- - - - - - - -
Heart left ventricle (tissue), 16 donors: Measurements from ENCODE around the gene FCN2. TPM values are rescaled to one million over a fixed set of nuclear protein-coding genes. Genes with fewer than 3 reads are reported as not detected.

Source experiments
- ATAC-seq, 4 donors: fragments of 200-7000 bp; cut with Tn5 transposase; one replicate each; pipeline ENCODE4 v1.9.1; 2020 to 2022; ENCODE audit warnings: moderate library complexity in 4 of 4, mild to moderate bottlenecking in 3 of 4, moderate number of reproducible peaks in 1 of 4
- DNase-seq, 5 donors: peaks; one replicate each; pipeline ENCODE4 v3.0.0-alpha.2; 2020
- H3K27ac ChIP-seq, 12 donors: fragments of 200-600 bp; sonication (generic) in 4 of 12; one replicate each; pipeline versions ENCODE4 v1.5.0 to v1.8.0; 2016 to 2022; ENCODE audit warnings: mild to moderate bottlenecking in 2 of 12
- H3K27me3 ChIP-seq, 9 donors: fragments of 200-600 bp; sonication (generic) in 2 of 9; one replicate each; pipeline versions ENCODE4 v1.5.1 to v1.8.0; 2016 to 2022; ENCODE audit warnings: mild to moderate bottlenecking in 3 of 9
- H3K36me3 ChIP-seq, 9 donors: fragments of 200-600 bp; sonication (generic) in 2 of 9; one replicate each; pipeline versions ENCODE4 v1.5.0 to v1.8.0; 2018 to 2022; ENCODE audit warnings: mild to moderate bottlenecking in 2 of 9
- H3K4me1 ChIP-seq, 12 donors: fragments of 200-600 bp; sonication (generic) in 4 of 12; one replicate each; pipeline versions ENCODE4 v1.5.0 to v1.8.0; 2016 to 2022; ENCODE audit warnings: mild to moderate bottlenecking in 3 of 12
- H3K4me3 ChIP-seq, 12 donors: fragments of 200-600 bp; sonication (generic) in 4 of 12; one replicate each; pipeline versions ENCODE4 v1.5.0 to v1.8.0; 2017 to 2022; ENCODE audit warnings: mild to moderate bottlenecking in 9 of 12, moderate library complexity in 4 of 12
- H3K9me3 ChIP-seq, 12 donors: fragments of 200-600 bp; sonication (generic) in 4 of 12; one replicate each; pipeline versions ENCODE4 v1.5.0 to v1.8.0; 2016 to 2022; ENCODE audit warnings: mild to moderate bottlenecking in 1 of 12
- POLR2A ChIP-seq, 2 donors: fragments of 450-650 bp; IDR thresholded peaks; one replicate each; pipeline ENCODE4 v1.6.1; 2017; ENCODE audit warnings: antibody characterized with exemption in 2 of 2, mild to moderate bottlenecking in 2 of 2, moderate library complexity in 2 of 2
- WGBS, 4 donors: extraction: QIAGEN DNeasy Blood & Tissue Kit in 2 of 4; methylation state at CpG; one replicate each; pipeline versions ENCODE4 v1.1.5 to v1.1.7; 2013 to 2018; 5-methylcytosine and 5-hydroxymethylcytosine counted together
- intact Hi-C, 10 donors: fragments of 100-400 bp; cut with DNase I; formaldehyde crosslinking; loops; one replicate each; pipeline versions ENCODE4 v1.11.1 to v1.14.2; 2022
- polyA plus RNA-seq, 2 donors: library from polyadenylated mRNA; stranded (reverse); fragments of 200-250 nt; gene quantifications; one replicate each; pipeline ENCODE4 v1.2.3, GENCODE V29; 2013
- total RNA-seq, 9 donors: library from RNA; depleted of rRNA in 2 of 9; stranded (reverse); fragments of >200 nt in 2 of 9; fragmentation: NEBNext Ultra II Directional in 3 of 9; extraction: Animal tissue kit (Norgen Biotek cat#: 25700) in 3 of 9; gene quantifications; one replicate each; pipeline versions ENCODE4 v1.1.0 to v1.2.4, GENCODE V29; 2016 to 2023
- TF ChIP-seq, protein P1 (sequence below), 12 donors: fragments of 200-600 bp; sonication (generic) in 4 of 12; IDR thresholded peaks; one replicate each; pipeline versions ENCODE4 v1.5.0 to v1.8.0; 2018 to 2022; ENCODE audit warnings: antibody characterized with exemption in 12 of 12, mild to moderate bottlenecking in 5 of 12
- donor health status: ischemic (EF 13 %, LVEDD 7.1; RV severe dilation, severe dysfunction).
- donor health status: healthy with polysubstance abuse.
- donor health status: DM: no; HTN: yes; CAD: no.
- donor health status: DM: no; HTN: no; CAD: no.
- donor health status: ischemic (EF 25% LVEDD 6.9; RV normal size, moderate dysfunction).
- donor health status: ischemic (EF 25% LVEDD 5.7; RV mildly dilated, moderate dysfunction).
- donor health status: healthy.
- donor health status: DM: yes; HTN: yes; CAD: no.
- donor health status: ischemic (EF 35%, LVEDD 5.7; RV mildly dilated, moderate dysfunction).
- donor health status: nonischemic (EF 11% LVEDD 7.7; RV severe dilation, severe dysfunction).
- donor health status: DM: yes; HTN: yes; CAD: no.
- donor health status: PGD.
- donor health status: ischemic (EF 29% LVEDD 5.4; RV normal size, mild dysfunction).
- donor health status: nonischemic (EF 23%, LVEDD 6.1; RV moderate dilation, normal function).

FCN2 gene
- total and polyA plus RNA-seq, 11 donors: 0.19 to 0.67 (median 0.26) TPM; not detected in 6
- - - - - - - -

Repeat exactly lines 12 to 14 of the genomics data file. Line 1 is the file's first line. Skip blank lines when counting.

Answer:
- WGBS, 4 donors: extraction: QIAGEN DNeasy Blood & Tissue Kit in 2 of 4; methylation state at CpG; one replicate each; pipeline versions ENCODE4 v1.1.5 to v1.1.7; 2013 to 2018; 5-methylcytosine and 5-hydroxymethylcytosine counted together
- intact Hi-C, 10 donors: fragments of 100-400 bp; cut with DNase I; formaldehyde crosslinking; loops; one replicate each; pipeline versions ENCODE4 v1.11.1 to v1.14.2; 2022
- polyA plus RNA-seq, 2 donors: library from polyadenylated mRNA; stranded (reverse); fragments of 200-250 nt; gene quantifications; one replicate each; pipeline ENCODE4 v1.2.3, GENCODE V29; 2013